“Sahafi! Media!! He yelled to the soldiers. He opened the car door to get out, and Quadaffi’s soldiers swarmed around him. “Sahafi!”
In one fluid movement the doors flew open and Tyler, Steve, and Anthony were ripped out of the car. I immediately locked my door and buried my head in my lap. Gunshots shattered the air. When I looked up, I was alone. I knew I had to get out of the car to run for cover, but I couldn’t move.
Lynsey Addario – from CBS News
You may not recognize the name Lynsey Addario, but if you read newspapers, check out magazines, or are aware at all of the imagery that accompanies major events in the world, you have seen her work. Addario is one of the premier photojournalists on the planet and has the portfolio, the Pulitzer, and a MacArthur award to prove it. In 2014, American Photo named her one of the five most influential photographers of the last quarter century. In 2012, Newsweek magazine cited her as one of 150 Women Who Shake the World. Thankfully, she does not shake her camera when she is shooting (unless of course it is for intended effect). Although no one could blame her if she did. Addario has spent a large portion of her career as a conflict photographer, working for extended periods on the scene in Iraq, Afghanistan, Libya, Congo, Sudan, and other garden spots. Wherever people have been shooting at each other in the last two decades there is a good chance that Lynsey Addario has been there. The one place she declares she will not go these days is Syria, which says something. She has been kidnapped in the field twice and has felt her life to be in danger more times than that, so when she says she won’t go to a place, it must be something really special.
It’s What I Do is Addario’s tale of her journey from growing up in a Connecticut suburb as part of a Bohemian family, to finding and developing a talent for capturing life through a lens, to pursuing a career in photography. While working in New York in 1999, she got a big break, being asked to work on an Associated Press project looking into transgender prostitution in the city, and the spate of homicides with which that community was being afflicted. It turned into a months-long undertaking and brought her work to public notice for the first time. Click!
A shot from that series
In 2000, a family friend invited her to go India.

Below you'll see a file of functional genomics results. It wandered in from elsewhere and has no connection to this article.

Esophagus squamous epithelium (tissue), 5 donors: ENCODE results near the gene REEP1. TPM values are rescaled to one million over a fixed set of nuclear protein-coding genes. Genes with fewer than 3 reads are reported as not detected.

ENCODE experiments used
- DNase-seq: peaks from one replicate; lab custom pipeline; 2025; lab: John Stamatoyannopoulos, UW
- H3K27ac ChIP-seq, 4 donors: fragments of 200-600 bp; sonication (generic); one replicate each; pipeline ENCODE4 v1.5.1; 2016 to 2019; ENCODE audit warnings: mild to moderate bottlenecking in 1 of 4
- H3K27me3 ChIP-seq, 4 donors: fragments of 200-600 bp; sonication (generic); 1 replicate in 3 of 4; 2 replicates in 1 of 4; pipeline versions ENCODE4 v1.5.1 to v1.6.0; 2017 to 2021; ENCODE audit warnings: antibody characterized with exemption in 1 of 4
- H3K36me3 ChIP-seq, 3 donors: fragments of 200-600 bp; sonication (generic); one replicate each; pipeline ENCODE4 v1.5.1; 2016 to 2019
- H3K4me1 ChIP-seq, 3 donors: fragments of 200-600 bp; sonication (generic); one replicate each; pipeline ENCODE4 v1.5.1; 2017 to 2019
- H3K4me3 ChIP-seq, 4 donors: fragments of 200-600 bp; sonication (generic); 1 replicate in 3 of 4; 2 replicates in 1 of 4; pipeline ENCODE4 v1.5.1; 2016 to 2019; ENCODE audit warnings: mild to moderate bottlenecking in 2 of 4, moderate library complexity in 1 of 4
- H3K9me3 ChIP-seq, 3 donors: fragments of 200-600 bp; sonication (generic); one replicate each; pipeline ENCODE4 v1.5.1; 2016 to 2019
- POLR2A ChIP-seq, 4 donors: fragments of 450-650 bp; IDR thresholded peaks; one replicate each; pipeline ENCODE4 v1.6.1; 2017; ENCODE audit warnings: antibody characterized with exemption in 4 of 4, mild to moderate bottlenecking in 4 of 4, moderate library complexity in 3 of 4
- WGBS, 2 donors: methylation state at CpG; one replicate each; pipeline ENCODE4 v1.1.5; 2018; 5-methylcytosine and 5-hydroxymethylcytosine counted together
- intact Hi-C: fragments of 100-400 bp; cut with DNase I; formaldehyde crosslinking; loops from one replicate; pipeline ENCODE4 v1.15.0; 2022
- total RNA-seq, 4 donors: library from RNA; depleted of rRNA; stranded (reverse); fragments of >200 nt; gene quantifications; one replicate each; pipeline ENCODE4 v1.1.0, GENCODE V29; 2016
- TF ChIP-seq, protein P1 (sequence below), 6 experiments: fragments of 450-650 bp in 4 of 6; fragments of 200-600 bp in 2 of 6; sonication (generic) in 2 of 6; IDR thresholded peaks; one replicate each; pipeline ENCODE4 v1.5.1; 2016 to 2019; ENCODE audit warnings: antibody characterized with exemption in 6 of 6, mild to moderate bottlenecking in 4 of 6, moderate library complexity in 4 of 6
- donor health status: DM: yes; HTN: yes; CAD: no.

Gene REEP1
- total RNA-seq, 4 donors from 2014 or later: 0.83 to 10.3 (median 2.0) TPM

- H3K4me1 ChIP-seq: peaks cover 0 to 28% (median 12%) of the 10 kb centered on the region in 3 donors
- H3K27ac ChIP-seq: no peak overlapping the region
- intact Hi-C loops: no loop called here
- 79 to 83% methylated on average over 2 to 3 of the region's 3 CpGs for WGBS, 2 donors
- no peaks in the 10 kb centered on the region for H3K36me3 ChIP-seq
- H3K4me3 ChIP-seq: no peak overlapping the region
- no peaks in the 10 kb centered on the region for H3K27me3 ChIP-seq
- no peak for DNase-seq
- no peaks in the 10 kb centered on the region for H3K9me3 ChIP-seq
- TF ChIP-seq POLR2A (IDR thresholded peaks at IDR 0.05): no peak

Everything that made India the rawest place on earth made it the most wonderful to photograph. The streets hummed with constant movement, a low-grade chaos where almost every aspect of the human condition was in public view. Click!
It was while there that she was encouraged to go to Afghanistan to shoot the lives of women living under the Taliban. She was able to gain access to a half of Afghani society barred to her male counterparts. Click!
Women and girls study and recite the Koran in Peshawar, Pakistan, 2001 – from the Women’s Eye
9/11 brought on a whole new era of conflict. Addario was on the scene when the USA invaded Iraq, having set up shop in Kurdistan when Saddam Hussein was toppled. Of course that required some extra planning. At the time she got the assignment she was in South Korea covering refugees from the north, and enduring the extraordinary humanitarian horrors of the extended karaoke the refugees enjoyed. She needed to get tooled up for the job and it proved challenging. One thing she had to arrange for was body armor. She found herself befuddled by the on-line offerings. She wrote to her editor.
I have checked out the websites you recommended, and am not sure if I just tried to read Korean. Basically, I have no idea what I am looking at—ballistic, six-point adjustable, tactical armor, etc. Please understand that this language is not familiar to me—I grew up in Connecticut, was raised by hairdressers.
She was kidnapped for the first time while en route to Ramali with other journalists. And was subsequently jarred when Life magazine declined to publish her photographs, because they were too real for the American public. (The New York Times Magazine would later publish some of the work.) The experience of working in the Iraq war zone and coping with the politics of news publishing provided valuable life lessons.
…something in me had changed after three months in Iraq. I was now a photojournalist willing to die for stories that had the potential to educate people. I wanted to make people think, to open their minds, to give them a full picture of what was happening in Iraq so they could decide if they supported our presence there.
Her work has often demonstrated the power of the image. When she got shots of a Sudan massacre she made it impossible for President Bashir to continue denying that the war crime had taken place.
Addario’s image of armed boys and men near the Afghan border won her a Pulitzer – from The Women’s Eye
Addario pooh-poohs any notion that she is an adrenalin junkie. She says that she has come to recognize that the photos she takes have the power to inform the public and influence people, so feels a responsibility, a calling to bear witness to much of the awfulness of the world in order to shine some light on it, to bring it to the world’s attention.
Addario stopped to help when one of these women was in labor, miles from a hospital. She gave them a ride. – From Itswhatidobook.com
When Addario first submitted her manuscript, she was advised to make it more personal, as in writing about her off-the-field life as well as her experiences behind the lens. She includes in the final version a bit of her love-life history, which entailed some admittedly bad choices. As a dedicated career-woman, sustaining relationships has always taken second place to her work. She says she even walked out on dinner dates when she got an assignment.